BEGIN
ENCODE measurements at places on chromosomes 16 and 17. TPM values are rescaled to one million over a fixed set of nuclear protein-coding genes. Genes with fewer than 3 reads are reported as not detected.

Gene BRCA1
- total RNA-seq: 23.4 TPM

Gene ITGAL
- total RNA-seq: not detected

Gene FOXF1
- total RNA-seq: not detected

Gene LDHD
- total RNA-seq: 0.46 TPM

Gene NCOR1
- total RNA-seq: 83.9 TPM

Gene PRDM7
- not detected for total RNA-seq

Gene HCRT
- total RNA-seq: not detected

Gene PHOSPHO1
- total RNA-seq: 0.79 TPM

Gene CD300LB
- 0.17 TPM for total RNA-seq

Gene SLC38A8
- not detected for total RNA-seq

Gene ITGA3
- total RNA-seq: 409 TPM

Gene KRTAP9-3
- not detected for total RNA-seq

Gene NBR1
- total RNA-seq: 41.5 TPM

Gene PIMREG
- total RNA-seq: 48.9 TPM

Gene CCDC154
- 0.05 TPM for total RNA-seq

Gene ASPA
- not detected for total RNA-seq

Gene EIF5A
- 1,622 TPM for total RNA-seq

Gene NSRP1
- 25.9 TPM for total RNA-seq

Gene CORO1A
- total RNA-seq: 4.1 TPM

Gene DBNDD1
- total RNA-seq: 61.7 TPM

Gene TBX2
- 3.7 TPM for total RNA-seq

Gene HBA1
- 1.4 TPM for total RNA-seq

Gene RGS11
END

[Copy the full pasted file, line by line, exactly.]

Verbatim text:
ENCODE measurements at places on chromosomes 16 and 17. TPM values are rescaled to one million over a fixed set of nuclear protein-coding genes. Genes with fewer than 3 reads are reported as not detected.

Gene BRCA1
- total RNA-seq: 23.4 TPM

Gene ITGAL
- total RNA-seq: not detected

Gene FOXF1
- total RNA-seq: not detected

Gene LDHD
- total RNA-seq: 0.46 TPM

Gene NCOR1
- total RNA-seq: 83.9 TPM

Gene PRDM7
- not detected for total RNA-seq

Gene HCRT
- total RNA-seq: not detected

Gene PHOSPHO1
- total RNA-seq: 0.79 TPM

Gene CD300LB
- 0.17 TPM for total RNA-seq

Gene SLC38A8
- not detected for total RNA-seq

Gene ITGA3
- total RNA-seq: 409 TPM

Gene KRTAP9-3
- not detected for total RNA-seq

Gene NBR1
- total RNA-seq: 41.5 TPM

Gene PIMREG
- total RNA-seq: 48.9 TPM

Gene CCDC154
- 0.05 TPM for total RNA-seq

Gene ASPA
- not detected for total RNA-seq

Gene EIF5A
- 1,622 TPM for total RNA-seq

Gene NSRP1
- 25.9 TPM for total RNA-seq

Gene CORO1A
- total RNA-seq: 4.1 TPM

Gene DBNDD1
- total RNA-seq: 61.7 TPM

Gene TBX2
- 3.7 TPM for total RNA-seq

Gene HBA1
- 1.4 TPM for total RNA-seq

Gene RGS11